Major exhibition with (inter)national masterpieces

on display until 17 March 2024

The Netherlands in the middle of the Middle Ages

This major exhibition takes you on a colourful journey in time through the middle of the Middle Ages: the period 900-1100. The year 1000 brings you close to the people of the time and their ideas about the world. The exhibition passes through their villages, stops by at the imperial residence in Nijmegen, and visits Utrecht Cathedral and the treasuries of Maastricht. You will also explore Byzantium and the Rome of one thousand years ago.

From silver Viking drinking-horns to ancient chess pieces

The exhibition presents more than four hundred objects from all over the Netherlands and far beyond. They include almost every important archaeological artefact from the period 900-1100 that has been found in the Netherlands. Among the highlights are a Viking drinking-horn from the Basilica of Our Lady in Maastricht and the famous Egmond Gospels from the Royal Library of the Netherlands. The display also features swords, ship timbers, golden jewellery (including the recent treasure from Hoogwoud), coin hoards, the pectoral cross of St Servatius, the oldest chess pieces in the Netherlands, and a wooden ladder from a well.

An era of great change

The middle of the Middle Ages, the period 900-1100, can seem like a black hole in history; centuries when nothing happened. But for the region that is now the Netherlands, it was actually a time of great transformation in the climate, landscape, buildings, language and society. The centuries between 900 and 1100 saw the emergence of what is now recognisable as ‘the Netherlands’, with dykes surrounding reclaimed land, a manor after every river bend, and church towers on the horizon.

Newcomers in the Netherlands

The Netherlands was ruled by bishops and formed part of the Holy Roman Empire. These centuries also saw the large-scale exchange of knowledge between East and West: musical notation, the number 0 and chess were all new arrivals in Low Countries. At the end of the millennium, the end of the world was foretold, with solar eclipses, floods and comets seen as omens. In the end, though, nothing happened. The year 1000 tells the stories of these medieval people, of their daily lives and their expectations at the turn of the millennium.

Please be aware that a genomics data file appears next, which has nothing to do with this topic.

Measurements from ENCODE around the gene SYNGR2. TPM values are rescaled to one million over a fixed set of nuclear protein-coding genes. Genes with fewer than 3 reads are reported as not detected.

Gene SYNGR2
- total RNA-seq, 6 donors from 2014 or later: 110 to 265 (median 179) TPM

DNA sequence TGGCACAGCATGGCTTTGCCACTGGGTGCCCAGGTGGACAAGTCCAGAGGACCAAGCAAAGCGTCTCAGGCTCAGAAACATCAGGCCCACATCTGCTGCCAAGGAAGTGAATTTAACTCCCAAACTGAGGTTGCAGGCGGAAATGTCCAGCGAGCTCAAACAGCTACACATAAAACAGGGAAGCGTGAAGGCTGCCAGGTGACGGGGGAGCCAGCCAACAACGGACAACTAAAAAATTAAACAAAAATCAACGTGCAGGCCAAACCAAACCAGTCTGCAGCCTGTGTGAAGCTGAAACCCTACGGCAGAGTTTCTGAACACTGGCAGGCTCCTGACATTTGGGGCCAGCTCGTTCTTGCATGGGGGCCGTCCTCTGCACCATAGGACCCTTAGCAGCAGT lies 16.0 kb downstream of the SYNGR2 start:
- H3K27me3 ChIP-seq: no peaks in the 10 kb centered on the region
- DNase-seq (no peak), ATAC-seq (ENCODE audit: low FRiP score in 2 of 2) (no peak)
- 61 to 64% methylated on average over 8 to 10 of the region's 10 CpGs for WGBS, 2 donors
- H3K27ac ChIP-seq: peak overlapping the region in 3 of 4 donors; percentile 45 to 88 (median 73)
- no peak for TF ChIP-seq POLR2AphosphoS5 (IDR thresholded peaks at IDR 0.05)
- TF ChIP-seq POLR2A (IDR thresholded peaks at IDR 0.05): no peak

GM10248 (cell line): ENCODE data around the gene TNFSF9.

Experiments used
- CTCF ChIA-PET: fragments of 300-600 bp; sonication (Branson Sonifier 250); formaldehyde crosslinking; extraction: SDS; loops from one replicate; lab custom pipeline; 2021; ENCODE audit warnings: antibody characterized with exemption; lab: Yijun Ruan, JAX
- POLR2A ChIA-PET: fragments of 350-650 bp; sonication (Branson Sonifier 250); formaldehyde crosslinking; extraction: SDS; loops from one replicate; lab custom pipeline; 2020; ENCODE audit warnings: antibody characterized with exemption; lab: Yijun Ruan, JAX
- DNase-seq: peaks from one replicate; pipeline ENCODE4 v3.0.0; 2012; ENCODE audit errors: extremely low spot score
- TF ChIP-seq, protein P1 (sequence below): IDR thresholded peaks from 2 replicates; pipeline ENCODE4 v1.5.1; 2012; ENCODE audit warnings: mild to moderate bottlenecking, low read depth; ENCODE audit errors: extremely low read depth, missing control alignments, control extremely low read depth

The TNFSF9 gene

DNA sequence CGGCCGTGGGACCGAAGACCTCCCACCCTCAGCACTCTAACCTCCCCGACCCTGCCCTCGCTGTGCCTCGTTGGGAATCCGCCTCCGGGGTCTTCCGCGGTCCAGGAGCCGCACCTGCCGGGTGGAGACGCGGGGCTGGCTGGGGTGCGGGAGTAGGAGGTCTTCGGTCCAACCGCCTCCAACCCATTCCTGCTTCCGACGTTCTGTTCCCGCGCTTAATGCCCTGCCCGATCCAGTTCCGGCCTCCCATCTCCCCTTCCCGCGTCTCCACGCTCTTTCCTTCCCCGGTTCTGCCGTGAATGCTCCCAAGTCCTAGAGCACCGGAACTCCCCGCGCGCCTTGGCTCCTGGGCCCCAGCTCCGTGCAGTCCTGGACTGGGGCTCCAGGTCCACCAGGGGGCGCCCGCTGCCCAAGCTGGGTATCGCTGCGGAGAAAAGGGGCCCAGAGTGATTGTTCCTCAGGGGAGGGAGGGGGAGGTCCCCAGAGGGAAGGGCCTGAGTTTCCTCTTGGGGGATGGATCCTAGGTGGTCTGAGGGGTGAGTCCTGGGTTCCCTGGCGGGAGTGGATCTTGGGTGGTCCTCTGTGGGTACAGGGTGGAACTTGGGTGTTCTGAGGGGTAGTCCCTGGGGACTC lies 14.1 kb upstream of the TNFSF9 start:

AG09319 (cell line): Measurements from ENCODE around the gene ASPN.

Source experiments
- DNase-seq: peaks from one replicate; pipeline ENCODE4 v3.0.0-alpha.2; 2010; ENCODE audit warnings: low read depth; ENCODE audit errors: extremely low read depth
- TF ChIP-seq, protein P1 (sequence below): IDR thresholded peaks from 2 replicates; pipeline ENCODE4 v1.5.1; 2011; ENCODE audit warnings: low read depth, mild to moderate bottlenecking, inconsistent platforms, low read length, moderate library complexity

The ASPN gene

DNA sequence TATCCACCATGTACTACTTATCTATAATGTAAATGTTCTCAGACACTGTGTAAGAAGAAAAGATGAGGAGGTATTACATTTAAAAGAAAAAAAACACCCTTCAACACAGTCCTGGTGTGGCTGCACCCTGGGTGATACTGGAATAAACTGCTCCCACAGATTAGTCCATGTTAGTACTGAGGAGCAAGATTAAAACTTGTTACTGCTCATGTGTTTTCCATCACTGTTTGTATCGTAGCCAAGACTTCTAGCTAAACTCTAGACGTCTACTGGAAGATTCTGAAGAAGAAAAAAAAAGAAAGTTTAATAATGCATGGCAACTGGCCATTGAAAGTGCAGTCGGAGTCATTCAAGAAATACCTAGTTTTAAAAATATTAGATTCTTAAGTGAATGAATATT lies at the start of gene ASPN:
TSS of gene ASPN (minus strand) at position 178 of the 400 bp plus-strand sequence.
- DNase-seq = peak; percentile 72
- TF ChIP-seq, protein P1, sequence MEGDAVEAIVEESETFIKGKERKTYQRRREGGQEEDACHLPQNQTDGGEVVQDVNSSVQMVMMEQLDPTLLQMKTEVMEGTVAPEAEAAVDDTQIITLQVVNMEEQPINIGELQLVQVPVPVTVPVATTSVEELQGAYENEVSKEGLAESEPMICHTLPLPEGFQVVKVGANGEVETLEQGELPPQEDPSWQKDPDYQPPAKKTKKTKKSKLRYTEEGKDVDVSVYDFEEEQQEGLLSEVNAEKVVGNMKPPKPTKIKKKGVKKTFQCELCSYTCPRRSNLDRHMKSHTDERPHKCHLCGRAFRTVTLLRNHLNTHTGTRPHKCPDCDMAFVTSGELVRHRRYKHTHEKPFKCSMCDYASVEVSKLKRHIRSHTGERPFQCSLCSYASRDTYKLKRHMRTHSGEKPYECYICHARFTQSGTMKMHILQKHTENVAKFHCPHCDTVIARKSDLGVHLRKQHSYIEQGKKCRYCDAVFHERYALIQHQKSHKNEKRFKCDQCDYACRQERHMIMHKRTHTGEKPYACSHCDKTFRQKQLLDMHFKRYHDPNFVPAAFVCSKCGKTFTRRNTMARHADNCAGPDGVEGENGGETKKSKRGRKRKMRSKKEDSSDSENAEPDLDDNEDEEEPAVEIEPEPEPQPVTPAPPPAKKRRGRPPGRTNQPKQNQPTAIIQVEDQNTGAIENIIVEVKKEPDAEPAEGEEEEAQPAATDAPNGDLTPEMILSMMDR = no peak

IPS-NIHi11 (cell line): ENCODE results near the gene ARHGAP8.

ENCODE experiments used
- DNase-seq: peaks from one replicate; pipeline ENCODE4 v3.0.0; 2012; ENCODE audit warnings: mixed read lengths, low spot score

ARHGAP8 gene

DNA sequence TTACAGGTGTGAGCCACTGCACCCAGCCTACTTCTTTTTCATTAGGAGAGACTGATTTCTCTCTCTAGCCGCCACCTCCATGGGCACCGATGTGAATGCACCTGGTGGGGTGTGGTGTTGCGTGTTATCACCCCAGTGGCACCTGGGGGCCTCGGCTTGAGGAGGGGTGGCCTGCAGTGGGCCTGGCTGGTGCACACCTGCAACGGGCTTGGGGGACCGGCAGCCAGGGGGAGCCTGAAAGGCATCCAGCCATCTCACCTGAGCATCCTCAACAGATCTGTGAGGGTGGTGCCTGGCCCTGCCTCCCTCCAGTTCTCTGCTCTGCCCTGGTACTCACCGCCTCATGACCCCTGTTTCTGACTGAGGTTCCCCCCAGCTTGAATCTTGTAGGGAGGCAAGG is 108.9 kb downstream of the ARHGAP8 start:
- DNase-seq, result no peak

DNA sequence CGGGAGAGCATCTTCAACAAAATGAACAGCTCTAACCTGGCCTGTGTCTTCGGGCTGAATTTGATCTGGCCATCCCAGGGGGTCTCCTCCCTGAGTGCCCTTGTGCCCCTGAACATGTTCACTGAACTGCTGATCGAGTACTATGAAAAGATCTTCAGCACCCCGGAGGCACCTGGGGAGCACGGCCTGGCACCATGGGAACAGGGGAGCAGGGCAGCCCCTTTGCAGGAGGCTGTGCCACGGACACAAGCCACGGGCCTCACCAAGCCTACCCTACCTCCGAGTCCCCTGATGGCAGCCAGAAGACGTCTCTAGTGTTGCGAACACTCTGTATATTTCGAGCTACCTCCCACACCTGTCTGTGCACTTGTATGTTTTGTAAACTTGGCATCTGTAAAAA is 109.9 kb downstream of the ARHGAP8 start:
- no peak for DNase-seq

Fibula gezicht Het jaar 1000

Cloak pin with male head (fibula) from 800-900 | Collection: private lender

Het jaar 1000 zalen

A view into the 'treasury', one of the exhibition rooms

Exhibition programme and events (only available in Dutch)

  • The exhibition is accompanied by a book (€24.95), written by RMO curator Dr. Annemarieke Willemsen.
  • Young and old can explore the exhibition together, with tours for the ages 4 and above or the ages 8 and above.
  • There will be a podcast series (free) and an RMO Magazine (€3.95).
  • The programme features talks and events, including a medieval chess tournament.
  • An interactive guided tour will be available for secondary school pupils.

Partnerships and loans

In addition to Leiden’s own collection, the exhibition features numerous loans from the Netherlands and abroad: important objects from international collections, such as Castello Sforzesco (Milan), National Museum Finland (Helsinki) and Landesmuseum Kassel. There are also loans from more than forty Dutch museums, heritage institutions and private collections, including the National Numismatic Collection (Amsterdam), Museum Catharijneconvent (Utrecht), the Fries Museum (Leeuwarden), the Rijksmuseum (Amsterdam) and the KB, the national library of the Netherlands (The Hague).

  • Warning: in one exhibition room, human remains are displayed, as well as the skeleton of a dog.
  • An academic research project on the year 1000 is also associated with the exhibition.

The exhibition was created with the support of the Mondriaan Fonds, the Vriendenvereniging RoMeO, the Nico Nap Foundation, the Elizabeth Huss Fonds and Labrys Reizen. The National Museum of Antiquities is supported by the Vriendenloterij.

Het jaar 1000 logobalk

Zwaard Ulfberht Het jaar 1000

Sword with inscription 'Ulfberht' from 950-1000 | Collection: National Museum of Antiquities

Schild van elandgewei Het jaar 1000

Elk antler shield from 975-1020 | Collection and photo: Rijksmuseum, Amsterdam